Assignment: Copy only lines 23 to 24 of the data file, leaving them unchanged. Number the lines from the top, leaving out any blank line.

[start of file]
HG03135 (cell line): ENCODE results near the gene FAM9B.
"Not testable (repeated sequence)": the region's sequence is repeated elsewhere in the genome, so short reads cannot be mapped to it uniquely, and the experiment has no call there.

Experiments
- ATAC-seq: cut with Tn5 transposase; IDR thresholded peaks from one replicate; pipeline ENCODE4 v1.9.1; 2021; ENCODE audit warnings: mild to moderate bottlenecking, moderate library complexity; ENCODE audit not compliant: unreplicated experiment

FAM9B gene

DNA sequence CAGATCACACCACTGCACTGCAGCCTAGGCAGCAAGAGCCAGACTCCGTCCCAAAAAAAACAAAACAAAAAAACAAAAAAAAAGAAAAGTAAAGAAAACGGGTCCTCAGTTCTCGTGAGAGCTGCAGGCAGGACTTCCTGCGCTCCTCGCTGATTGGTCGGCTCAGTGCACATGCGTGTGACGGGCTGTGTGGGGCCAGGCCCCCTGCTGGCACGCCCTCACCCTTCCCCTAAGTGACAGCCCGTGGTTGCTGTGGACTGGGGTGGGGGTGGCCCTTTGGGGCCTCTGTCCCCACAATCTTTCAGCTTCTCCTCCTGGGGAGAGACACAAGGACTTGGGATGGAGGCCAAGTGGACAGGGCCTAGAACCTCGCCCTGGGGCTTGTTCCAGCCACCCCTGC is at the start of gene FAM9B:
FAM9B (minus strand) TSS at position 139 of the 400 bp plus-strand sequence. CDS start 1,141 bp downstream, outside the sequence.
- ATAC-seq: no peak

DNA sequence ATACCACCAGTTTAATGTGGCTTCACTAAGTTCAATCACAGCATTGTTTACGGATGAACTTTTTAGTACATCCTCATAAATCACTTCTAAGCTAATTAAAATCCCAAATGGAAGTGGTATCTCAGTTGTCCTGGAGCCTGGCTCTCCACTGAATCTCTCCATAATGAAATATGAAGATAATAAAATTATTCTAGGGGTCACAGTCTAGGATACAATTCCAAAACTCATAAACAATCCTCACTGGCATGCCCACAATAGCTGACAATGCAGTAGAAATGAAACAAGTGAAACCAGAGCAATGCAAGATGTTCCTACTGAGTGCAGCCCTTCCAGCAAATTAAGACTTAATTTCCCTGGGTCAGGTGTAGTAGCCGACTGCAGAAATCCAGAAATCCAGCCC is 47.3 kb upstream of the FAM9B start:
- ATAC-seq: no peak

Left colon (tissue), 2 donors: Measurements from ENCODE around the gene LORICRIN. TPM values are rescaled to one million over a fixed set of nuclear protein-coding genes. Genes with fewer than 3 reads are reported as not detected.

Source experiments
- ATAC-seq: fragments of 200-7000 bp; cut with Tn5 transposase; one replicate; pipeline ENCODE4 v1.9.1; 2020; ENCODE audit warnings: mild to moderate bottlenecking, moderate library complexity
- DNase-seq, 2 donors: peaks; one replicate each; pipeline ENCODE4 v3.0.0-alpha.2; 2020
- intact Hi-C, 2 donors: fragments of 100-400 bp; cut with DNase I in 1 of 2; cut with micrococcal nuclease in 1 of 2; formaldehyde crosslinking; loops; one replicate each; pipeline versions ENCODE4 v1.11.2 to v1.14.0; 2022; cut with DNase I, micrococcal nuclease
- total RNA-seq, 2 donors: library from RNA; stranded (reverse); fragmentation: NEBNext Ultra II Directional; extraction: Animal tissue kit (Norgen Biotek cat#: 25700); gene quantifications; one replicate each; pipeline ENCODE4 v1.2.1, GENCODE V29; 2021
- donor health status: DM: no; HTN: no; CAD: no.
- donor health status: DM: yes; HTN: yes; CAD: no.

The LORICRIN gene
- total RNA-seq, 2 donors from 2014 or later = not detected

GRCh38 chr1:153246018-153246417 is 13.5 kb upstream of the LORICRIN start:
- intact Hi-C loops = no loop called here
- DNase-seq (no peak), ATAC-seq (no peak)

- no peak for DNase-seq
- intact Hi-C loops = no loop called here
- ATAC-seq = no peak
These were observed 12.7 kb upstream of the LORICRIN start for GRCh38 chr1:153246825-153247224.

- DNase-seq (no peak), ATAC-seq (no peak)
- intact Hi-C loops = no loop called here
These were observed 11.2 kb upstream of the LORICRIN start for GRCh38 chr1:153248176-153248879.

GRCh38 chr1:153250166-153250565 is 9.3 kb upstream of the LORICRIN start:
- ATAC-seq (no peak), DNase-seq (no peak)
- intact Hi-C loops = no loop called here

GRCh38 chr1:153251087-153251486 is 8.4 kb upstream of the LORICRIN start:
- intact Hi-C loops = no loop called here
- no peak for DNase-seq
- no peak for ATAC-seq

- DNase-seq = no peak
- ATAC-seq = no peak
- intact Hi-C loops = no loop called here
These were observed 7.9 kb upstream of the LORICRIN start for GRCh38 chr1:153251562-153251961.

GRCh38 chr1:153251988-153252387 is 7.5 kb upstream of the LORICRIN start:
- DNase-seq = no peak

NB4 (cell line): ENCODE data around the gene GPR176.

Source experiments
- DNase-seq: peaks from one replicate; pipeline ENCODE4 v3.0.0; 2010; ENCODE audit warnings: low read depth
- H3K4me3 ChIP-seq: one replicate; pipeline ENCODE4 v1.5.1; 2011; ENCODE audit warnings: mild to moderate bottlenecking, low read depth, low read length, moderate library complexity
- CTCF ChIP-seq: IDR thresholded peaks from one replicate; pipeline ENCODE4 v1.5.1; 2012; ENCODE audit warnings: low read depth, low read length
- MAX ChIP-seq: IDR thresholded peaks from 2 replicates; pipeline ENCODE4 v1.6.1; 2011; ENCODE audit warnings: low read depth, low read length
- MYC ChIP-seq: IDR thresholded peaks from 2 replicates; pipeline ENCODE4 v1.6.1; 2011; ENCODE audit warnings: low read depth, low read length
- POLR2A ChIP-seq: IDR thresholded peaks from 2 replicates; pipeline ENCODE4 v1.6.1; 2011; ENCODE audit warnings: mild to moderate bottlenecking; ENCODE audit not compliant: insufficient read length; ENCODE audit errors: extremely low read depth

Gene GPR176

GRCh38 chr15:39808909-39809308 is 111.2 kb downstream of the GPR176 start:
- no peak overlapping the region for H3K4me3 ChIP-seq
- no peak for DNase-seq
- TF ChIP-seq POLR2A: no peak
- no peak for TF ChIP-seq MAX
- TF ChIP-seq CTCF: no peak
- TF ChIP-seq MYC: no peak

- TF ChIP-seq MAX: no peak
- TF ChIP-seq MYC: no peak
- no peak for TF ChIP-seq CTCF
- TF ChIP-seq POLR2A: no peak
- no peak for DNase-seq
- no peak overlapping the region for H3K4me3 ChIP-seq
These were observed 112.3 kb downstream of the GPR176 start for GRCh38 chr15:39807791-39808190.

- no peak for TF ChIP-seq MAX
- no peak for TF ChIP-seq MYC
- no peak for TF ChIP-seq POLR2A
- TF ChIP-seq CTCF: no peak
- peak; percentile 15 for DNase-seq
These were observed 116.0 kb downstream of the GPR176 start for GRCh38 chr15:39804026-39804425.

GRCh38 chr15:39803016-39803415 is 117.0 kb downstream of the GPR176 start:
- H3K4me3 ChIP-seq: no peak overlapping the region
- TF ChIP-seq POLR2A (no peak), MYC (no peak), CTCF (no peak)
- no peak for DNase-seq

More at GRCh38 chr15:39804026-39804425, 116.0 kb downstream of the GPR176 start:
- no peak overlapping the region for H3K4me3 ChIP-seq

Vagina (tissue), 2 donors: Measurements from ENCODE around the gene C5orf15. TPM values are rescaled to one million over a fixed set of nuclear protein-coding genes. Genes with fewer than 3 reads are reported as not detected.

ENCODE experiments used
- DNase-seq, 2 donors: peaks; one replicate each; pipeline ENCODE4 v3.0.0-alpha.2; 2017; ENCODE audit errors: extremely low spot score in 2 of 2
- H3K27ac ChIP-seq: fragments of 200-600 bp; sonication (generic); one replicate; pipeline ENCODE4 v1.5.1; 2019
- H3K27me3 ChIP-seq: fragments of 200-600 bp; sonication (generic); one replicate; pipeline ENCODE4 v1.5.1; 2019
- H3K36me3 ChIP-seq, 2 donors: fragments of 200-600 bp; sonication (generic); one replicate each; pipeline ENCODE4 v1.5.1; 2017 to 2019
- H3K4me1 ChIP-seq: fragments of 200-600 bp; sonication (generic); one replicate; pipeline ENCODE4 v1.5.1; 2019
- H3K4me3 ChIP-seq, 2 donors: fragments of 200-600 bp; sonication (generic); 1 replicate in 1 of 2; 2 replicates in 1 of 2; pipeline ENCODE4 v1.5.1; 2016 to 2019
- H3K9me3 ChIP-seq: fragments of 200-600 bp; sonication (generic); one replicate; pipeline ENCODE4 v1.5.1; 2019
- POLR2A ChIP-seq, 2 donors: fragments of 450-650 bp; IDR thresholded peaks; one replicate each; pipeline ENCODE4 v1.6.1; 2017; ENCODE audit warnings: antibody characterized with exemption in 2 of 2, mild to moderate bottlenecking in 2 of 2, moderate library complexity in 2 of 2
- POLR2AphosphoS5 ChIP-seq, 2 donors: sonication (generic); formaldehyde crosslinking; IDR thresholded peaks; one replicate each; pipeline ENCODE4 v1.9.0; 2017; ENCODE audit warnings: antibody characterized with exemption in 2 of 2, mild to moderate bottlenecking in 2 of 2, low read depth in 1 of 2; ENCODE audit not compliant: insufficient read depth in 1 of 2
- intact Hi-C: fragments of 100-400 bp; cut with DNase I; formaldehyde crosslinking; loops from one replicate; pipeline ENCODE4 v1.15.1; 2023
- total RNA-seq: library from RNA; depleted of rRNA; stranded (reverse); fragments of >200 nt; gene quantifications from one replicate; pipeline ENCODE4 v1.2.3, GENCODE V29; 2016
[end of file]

- DNase-seq (no peak), ATAC-seq (no peak)

- no peak for DNase-seq